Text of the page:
As Biden announces his first punitive measures against the Kremlin, Russia’s anti-corruption campaigners say it’s time to stop cronies evading Western sanctions via their families.
Amy Knight, a former Woodrow Wilson fellow, is a frequent contributor to the New York Review of Books and the Times Literary Supplement. She is the author of six books on Russian history and politics, including, most recently, Orders to Kill: The Putin Regime and Political Murder, published in 2017 by St. Martin's Press.
Facing growing national protests over his treatment of anti-corruption campaigner Alexei Navalny, the Russian president is backed into a corner over Navalny’s latest exposé.
Spy rings keep getting busted and a massive hack of U.S. government departments has been exposed, but Russia’s spooks keep blundering on.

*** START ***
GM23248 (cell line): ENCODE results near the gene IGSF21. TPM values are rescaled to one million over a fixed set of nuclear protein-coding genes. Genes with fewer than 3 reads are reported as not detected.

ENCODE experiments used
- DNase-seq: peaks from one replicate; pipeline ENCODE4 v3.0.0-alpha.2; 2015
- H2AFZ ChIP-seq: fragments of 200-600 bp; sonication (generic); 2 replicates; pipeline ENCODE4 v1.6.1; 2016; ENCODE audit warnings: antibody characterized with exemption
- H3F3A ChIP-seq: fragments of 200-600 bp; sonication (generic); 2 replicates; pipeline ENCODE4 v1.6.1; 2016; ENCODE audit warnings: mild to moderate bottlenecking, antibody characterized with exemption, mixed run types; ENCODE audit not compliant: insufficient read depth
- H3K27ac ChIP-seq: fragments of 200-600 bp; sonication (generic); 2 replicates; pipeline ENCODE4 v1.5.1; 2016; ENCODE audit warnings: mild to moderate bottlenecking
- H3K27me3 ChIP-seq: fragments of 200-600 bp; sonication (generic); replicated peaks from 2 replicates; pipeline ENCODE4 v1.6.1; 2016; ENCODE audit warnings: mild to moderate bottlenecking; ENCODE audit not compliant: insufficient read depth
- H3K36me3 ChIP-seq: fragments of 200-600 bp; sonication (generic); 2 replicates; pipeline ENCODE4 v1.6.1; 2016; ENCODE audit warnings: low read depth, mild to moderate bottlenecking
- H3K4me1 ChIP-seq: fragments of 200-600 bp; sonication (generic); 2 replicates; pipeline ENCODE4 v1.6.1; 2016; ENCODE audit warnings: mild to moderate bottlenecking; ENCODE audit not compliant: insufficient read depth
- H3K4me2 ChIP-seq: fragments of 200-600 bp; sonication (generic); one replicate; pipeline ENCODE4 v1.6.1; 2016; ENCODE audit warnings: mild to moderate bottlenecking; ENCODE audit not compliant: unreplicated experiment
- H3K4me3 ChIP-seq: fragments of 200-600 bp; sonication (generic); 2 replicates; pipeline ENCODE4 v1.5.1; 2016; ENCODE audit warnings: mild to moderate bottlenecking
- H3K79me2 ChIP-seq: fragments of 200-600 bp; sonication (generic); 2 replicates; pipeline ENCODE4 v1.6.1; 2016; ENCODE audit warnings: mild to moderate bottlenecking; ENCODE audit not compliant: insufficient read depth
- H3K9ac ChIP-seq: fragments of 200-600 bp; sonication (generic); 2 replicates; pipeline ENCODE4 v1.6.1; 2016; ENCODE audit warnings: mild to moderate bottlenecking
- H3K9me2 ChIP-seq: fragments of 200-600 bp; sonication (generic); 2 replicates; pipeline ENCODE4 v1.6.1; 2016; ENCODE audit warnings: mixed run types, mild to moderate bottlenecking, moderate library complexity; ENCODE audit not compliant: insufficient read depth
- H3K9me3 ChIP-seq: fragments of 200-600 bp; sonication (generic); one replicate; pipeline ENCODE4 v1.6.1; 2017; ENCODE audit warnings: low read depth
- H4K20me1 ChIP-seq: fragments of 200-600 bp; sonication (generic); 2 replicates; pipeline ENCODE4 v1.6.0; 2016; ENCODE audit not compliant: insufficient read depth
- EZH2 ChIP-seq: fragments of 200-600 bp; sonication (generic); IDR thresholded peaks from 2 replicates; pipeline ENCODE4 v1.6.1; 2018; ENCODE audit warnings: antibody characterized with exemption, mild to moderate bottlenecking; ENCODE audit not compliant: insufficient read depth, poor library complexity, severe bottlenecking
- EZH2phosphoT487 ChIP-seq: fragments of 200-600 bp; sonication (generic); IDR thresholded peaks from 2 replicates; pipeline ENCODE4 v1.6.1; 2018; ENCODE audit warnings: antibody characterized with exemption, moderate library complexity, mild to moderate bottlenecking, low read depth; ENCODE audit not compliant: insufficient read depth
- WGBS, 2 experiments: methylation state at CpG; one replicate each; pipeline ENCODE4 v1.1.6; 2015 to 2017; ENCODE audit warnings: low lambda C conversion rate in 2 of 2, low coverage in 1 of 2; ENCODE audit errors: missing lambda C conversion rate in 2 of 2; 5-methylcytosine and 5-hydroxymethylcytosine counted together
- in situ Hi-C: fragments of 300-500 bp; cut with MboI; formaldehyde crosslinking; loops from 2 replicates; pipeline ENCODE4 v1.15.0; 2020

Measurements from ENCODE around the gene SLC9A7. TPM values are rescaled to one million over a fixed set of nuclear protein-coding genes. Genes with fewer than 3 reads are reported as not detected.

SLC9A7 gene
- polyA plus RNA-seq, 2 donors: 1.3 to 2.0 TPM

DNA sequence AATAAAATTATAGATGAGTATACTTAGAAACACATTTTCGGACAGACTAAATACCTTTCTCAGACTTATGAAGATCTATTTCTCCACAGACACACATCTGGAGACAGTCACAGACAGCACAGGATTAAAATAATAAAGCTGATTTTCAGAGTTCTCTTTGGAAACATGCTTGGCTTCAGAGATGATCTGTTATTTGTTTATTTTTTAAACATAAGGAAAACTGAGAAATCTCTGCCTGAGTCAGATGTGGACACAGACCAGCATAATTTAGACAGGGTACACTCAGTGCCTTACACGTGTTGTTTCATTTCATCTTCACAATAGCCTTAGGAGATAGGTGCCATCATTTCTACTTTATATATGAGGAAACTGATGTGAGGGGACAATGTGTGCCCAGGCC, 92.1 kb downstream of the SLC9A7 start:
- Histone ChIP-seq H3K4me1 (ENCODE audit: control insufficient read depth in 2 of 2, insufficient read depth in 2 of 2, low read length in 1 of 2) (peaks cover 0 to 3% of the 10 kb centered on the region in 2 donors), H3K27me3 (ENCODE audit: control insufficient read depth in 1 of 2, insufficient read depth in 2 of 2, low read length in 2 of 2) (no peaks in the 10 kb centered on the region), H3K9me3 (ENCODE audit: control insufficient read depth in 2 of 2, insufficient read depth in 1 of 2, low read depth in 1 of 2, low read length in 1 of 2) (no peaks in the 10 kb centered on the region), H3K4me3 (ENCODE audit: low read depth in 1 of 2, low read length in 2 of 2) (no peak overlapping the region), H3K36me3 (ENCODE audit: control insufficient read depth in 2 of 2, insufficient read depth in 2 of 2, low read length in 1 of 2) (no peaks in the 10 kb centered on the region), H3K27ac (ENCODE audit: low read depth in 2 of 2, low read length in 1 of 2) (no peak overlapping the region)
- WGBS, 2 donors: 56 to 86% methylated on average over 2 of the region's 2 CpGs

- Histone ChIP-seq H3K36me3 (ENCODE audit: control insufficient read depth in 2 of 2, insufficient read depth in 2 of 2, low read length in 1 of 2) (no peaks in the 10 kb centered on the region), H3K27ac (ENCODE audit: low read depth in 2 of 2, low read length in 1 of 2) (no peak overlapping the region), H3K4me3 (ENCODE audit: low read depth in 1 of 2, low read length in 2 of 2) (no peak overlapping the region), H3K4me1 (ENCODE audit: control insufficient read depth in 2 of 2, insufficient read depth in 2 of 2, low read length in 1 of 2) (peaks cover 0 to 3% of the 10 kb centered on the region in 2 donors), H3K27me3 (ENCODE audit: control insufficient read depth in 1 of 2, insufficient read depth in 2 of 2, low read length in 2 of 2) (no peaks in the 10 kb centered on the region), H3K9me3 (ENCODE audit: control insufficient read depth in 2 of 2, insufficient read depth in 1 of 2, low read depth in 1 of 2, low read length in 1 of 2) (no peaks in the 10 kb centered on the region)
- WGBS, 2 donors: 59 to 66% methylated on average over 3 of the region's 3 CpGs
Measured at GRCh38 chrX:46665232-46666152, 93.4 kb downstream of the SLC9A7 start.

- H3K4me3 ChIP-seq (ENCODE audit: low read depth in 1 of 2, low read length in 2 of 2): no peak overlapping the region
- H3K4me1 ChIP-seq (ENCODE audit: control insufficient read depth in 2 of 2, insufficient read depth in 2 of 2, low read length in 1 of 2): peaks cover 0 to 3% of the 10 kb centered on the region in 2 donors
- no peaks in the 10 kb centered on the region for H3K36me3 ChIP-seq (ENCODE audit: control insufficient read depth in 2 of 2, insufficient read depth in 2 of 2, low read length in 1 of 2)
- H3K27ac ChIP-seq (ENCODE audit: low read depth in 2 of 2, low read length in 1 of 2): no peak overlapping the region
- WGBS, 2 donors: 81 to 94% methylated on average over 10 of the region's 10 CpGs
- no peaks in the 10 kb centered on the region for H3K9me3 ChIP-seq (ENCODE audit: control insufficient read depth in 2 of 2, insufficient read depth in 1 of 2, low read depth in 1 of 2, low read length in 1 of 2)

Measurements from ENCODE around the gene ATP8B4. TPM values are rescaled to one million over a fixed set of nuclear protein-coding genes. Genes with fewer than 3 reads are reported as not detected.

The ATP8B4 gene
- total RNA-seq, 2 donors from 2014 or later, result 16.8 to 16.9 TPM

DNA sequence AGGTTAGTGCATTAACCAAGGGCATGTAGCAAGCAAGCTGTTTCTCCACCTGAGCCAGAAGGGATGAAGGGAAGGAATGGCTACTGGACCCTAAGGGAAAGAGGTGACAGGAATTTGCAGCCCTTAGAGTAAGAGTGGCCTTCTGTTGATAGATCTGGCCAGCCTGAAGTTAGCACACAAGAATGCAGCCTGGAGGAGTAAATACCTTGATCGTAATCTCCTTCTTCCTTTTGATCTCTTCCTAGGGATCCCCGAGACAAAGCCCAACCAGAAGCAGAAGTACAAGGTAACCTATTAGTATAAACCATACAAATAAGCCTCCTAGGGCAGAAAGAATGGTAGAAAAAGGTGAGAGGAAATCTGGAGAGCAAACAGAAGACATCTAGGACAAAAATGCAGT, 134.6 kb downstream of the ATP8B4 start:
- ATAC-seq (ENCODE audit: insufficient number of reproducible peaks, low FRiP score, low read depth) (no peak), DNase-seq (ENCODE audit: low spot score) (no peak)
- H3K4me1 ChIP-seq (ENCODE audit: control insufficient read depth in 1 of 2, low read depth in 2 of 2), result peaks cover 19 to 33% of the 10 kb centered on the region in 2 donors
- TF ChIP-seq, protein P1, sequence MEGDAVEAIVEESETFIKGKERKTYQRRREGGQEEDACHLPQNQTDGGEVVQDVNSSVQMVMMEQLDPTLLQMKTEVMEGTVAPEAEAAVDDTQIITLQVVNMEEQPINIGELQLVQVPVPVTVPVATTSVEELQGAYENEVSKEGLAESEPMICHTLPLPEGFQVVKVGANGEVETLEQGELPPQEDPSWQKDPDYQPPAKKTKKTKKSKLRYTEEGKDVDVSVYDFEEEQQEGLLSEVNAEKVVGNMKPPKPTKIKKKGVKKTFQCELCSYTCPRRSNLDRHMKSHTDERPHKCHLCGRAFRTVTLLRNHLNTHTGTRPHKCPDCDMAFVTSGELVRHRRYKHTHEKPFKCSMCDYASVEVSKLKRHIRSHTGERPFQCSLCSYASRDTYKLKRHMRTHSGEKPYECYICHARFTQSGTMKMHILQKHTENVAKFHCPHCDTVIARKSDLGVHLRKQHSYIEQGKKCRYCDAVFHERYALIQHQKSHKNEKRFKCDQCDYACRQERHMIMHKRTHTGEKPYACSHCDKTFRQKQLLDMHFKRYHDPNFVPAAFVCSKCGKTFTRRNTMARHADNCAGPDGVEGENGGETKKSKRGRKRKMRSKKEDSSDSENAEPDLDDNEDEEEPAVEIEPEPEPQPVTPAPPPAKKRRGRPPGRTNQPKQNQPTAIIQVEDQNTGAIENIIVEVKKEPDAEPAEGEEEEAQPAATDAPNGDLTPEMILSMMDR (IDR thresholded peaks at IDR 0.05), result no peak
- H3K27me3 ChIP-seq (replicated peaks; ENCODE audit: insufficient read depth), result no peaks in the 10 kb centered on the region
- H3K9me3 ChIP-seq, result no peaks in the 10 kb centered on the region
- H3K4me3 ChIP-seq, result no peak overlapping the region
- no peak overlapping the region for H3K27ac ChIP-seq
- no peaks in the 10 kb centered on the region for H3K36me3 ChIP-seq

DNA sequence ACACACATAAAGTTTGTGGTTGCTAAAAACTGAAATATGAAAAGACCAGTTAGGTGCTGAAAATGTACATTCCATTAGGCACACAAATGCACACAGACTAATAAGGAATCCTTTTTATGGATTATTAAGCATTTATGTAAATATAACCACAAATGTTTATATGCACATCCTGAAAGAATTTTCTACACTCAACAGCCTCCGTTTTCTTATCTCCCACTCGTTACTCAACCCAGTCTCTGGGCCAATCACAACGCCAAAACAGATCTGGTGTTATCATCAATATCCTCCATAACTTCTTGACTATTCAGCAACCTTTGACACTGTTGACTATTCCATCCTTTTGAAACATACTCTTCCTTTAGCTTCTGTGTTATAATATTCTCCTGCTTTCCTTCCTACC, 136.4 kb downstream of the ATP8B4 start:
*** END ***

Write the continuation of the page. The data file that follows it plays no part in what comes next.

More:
The Russian president was forced to admit that FSB agents had been trailing Alexei Navalny before his poisoning by the deadly nerve agent Novichok.
The investor Michael Calvey and former U.S. Marines Paul Whelan and Trevor Reed could prove to be valuable bargaining chips for Russia under a Biden administration.
Holed up in isolation President Putin is facing the gravest crisis of his regime as domestic and foreign threats to his authority stack up faster than he can crush them.
Putin and the Kremlin elite must be nervous about the improbable survival of the gadfly who exposed their corruption.
Most important to Putin and his cronies is their desire to share in the pillaged wealth of post-Soviet Russia, and their hatred of anyone who would hold them accountable.
Ramzan Kadyrov is president of the Chechen Republic of the Russian Federation, and Vladimir Putin’s most dangerous protégé. How’s he fighting COVID-19? With fear.
A month ago, the Kremlin was gloating about Russia’s handling of the pandemic. No longer. And the disaster now threatens Putin’s autocratic ambitions.